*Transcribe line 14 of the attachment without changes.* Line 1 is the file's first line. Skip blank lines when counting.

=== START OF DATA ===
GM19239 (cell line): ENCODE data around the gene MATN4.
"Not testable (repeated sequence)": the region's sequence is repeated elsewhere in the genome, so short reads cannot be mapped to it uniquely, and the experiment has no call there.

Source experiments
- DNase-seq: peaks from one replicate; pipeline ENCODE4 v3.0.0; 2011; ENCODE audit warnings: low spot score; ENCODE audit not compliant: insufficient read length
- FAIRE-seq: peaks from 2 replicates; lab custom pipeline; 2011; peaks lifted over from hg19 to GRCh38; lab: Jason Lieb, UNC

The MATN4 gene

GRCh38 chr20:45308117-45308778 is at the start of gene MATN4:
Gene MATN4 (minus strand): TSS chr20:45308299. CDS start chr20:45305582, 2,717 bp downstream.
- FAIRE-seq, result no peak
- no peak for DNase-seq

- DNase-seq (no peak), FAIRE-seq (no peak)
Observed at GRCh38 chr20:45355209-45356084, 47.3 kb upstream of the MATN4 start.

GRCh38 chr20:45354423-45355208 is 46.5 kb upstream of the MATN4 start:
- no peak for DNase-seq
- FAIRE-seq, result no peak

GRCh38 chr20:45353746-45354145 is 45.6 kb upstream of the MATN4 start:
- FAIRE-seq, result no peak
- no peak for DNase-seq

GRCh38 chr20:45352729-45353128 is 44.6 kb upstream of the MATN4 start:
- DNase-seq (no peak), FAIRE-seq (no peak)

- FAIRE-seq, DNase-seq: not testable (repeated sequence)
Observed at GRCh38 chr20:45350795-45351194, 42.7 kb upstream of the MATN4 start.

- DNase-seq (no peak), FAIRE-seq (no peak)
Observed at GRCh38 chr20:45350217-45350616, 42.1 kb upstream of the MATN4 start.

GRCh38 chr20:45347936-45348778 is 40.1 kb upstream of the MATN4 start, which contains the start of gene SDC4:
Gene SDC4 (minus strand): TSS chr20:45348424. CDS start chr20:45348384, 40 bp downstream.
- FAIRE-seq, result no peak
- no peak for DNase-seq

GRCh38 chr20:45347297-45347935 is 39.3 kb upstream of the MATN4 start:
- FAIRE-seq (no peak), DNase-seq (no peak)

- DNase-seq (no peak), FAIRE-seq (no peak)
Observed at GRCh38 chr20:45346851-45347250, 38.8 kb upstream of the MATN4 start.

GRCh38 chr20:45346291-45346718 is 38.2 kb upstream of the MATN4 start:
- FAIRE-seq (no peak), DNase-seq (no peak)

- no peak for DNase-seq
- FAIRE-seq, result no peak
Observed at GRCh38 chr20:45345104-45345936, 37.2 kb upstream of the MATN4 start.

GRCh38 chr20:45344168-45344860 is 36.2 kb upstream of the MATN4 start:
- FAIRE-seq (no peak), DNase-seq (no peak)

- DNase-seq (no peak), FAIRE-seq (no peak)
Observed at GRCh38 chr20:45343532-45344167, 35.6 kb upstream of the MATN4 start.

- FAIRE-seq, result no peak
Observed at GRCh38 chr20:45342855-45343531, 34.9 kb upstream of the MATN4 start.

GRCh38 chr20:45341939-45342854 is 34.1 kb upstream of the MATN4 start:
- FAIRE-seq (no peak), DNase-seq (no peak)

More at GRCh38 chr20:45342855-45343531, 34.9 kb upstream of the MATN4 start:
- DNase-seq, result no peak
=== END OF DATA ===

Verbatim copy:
- no peak for DNase-seq